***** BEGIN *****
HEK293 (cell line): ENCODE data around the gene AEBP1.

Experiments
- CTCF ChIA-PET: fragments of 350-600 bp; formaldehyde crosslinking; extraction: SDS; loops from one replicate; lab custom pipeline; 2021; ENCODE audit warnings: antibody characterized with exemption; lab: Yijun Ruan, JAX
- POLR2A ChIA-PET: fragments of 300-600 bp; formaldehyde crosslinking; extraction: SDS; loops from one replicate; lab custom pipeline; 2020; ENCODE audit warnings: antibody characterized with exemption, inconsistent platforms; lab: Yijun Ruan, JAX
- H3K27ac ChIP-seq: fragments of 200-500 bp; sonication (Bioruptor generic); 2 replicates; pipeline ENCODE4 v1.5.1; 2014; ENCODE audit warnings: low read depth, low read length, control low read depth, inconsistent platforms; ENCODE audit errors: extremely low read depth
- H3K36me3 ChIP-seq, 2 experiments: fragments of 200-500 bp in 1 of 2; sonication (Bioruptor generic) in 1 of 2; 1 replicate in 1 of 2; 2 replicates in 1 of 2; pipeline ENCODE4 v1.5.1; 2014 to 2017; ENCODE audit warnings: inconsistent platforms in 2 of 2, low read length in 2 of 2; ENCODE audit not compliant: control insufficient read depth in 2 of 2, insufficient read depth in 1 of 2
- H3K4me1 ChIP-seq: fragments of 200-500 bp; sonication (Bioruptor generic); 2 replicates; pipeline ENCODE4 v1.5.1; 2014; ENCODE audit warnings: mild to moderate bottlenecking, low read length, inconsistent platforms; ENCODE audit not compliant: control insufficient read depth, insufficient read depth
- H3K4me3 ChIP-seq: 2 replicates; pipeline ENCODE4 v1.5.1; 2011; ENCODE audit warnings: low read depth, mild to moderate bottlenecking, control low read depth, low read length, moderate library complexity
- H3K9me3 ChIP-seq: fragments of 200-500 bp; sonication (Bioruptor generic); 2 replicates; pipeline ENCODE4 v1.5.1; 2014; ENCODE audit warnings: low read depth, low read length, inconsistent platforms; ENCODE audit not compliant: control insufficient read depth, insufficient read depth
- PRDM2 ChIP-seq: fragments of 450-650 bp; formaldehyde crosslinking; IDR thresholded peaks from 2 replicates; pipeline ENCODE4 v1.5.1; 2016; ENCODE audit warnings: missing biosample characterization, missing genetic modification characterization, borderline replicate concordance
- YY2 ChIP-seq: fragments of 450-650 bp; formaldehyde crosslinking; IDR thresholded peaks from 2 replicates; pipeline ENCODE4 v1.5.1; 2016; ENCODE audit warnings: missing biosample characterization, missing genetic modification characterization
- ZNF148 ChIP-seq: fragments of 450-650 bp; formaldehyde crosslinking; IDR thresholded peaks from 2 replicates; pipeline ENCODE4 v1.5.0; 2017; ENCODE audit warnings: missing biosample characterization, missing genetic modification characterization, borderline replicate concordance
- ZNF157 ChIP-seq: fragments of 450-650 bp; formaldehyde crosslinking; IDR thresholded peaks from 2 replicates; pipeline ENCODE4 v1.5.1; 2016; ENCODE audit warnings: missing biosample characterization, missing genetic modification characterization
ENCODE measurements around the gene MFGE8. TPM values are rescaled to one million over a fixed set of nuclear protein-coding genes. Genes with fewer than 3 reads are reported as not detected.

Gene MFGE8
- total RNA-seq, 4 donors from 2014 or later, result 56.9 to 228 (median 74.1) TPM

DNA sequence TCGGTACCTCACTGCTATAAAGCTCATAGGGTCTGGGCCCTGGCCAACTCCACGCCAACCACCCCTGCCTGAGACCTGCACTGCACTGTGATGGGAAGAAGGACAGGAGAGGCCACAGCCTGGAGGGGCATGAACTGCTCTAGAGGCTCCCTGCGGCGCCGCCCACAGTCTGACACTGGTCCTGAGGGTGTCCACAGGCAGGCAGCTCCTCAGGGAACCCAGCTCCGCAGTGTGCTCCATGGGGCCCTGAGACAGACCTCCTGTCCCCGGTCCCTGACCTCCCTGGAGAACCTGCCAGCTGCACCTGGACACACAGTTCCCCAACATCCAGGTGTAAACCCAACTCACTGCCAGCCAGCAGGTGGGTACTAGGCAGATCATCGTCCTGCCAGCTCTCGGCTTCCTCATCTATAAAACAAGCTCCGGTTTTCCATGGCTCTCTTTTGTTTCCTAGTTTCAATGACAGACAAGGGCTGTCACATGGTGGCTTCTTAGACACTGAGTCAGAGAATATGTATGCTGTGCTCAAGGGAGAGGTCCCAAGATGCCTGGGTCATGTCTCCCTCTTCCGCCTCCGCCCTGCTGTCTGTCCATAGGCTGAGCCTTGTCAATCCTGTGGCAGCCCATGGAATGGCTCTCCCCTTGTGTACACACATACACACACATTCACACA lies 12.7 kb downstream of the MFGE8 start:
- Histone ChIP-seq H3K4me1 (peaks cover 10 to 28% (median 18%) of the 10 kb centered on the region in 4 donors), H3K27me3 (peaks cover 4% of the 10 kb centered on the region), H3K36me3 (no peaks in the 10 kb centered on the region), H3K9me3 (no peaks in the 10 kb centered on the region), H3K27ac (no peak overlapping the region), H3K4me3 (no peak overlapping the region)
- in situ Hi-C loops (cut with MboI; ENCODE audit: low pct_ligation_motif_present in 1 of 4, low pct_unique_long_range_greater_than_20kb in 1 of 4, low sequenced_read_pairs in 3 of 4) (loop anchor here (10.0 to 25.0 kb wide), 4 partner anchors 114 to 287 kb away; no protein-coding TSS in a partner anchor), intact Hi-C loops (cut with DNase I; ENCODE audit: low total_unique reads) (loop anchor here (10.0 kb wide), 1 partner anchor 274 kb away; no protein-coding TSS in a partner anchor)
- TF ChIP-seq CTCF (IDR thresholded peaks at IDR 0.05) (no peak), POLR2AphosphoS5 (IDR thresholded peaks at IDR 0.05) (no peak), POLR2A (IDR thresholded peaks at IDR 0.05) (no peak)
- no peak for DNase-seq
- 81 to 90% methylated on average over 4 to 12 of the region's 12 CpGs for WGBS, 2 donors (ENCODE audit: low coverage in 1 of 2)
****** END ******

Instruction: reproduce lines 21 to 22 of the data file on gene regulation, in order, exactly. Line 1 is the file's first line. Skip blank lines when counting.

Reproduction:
- no peak for DNase-seq
- 81 to 90% methylated on average over 4 to 12 of the region's 12 CpGs for WGBS, 2 donors (ENCODE audit: low coverage in 1 of 2)